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Johnson quietly makes controversial picks to House Intel panel

Speaker Mike Johnson on Wednesday tapped two members to serve on the prestigious House Intelligence Committee — and one of them is not only a former chair of the House Freedom Caucus, but also has publicly tangled with the FBI.

The GOP leader named Rep. Scott Perry (R-Pa.) to the panel, which has oversight over the intelligence community and access to highly sensitive information, as well as Rep. Ronny Jackson (R-Texas). Perry is a particularly contentious pick, as members of the panel have privately expressed heartburn over giving the Pennsylvanian that kind of power when he was part of a federal investigation that is examining efforts to subvert the 2020 election. Conservatives had pushed Johnson for Perry’s appointment.

“I look forward to providing not only a fresh perspective, but conducting actual oversight — not blind obedience to some facets of our Intel Community that all too often abuse their powers, resources, and authority to spy on the American People,” Perry said in a post on X thanking Johnson for the appointment.

Some Republicans said they feared Perry’s presence on the panel will not only impact what different agencies are willing to share, but also that the former HFC chair will leak sensitive information to that group. His statement did little to assuage those concerns.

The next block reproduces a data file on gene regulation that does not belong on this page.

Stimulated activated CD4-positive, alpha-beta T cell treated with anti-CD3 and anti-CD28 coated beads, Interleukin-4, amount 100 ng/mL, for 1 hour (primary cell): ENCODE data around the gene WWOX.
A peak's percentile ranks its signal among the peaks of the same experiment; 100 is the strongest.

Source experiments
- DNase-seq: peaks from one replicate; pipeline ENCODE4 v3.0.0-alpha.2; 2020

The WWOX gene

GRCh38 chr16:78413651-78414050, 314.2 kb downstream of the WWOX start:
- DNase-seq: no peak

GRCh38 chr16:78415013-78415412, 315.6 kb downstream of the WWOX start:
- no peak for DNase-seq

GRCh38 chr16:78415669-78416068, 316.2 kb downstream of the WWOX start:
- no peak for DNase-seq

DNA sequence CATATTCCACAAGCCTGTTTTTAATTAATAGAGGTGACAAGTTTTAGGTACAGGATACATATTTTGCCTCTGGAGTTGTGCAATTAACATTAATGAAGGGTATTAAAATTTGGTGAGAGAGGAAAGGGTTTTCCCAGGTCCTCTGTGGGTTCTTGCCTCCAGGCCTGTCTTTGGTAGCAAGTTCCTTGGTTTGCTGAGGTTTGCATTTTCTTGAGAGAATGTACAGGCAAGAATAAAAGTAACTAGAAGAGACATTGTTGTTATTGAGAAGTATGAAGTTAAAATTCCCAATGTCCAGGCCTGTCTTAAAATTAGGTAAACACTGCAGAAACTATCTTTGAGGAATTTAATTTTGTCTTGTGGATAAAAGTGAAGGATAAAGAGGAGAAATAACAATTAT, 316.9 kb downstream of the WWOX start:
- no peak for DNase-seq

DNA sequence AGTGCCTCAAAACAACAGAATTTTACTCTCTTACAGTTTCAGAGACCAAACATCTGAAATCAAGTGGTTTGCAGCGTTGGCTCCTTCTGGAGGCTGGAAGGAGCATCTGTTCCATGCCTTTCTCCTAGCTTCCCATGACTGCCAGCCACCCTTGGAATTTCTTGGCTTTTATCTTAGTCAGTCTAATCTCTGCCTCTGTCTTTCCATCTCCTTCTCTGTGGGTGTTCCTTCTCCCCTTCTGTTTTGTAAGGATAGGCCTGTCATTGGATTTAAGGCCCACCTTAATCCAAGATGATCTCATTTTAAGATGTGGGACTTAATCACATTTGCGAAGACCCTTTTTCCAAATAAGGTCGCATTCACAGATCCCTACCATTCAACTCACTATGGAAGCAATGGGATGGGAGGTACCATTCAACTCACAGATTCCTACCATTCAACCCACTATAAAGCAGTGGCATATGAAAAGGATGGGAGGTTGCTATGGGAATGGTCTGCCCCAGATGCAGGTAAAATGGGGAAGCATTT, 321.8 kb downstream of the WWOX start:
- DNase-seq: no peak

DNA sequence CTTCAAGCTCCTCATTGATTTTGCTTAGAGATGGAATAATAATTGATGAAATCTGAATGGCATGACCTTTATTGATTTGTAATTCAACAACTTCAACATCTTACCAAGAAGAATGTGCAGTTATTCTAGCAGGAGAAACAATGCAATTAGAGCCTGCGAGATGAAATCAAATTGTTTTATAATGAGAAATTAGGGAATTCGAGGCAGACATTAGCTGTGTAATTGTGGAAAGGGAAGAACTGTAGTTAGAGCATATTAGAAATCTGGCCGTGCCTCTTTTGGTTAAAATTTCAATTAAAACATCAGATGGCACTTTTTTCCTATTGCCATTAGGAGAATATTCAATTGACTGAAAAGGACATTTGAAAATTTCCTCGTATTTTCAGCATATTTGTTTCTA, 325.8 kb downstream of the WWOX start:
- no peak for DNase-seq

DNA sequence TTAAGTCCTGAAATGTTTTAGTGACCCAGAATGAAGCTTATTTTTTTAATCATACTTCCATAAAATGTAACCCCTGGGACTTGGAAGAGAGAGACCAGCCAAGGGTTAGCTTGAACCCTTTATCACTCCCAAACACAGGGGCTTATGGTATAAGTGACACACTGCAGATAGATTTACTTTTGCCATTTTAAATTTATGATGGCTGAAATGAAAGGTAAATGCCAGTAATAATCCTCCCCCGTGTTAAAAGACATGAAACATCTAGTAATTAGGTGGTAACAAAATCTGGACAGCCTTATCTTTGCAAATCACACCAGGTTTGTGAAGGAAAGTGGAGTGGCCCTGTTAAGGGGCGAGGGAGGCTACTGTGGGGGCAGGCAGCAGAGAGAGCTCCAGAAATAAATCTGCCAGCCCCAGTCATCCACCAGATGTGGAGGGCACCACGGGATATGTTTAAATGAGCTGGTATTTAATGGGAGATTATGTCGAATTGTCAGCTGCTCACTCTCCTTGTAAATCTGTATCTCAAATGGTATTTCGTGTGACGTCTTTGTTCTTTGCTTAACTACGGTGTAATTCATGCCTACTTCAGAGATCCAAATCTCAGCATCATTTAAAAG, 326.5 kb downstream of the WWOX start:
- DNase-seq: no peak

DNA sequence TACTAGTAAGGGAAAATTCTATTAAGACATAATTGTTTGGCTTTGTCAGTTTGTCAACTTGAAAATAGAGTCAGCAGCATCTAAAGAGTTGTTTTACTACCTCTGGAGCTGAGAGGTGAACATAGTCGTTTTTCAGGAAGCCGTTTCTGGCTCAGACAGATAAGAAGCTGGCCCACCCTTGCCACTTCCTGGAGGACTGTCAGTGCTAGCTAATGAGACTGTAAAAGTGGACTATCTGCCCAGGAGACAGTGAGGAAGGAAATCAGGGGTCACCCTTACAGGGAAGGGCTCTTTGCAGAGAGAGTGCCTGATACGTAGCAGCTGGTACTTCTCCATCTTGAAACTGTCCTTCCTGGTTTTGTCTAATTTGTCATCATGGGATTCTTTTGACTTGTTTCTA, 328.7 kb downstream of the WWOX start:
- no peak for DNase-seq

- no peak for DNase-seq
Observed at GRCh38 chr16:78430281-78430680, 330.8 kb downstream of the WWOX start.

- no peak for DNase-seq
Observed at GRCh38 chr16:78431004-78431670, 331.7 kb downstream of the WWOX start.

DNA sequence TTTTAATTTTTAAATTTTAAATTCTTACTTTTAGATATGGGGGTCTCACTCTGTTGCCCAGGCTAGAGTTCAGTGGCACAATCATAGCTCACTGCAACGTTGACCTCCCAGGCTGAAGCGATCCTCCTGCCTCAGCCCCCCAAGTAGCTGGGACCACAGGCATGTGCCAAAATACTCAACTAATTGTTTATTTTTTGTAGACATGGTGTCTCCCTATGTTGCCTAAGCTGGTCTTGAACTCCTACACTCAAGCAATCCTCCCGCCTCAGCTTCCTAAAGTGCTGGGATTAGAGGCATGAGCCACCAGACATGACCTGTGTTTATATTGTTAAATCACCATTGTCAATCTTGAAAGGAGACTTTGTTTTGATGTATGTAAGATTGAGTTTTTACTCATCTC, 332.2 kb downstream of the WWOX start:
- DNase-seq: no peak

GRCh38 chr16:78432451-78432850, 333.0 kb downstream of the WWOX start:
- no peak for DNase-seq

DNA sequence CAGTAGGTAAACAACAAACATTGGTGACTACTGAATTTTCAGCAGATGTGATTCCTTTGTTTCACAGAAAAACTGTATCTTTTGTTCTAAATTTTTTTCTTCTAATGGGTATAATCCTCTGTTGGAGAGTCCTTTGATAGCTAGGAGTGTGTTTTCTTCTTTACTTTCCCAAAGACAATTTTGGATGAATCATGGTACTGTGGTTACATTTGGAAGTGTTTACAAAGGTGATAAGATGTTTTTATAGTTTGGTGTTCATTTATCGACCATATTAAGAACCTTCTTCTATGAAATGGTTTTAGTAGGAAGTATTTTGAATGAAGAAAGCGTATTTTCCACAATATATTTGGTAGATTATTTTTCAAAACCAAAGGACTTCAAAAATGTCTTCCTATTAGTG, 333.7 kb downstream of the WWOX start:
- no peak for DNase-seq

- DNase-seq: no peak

“Spoken like a true narcissist, believing he and he alone can bring ‘fresh perspective,’ whilst accusing everyone else of ‘blind obedience.’ Reminds me of the pro-Hamas student protesters who study an issue for five whole minutes and think they have all the answers,” said one GOP member of the Intelligence Committee, granted anonymity to speak candidly.

Some members believe that Jackson had a pressure campaign of his own — this one originating with former President Donald Trump, as POLITICO previously reported. Intelligence Committee members weren’t thrilled with the outside lobbying efforts, but saw Jackson as a better option than Perry.

Jackson in a statement said he is honored to accept the position and looks forward to working on the panel and conducting “key oversight of the intelligence community and ensure their focus remains on national security and protecting the American people at home.”

The appointments were announced on the House floor with little fanfare and no accompanying statement from the speaker’s office.

The two open seats from the panel resulted from the midterm departures of Reps. Chris Stewart (R-Utah) and Mike Gallagher (R-Wis.). Republicans familiar with the pressure campaigns believed Johnson could have circumvented the lobbying efforts by either leaving the panel spots open until next year or filling the seats with members who were retiring next Congress.

Both Perry specifically and the Freedom Caucus generally have had their sights on the panel for a while. But key Republicans felt picking Perry for the panel was out of the question given its oversight powers over the FBI, which seized his cell phone in August 2022. The Pennsylvania conservative also sought to litigate what the federal investigators would be able to access on his phone.

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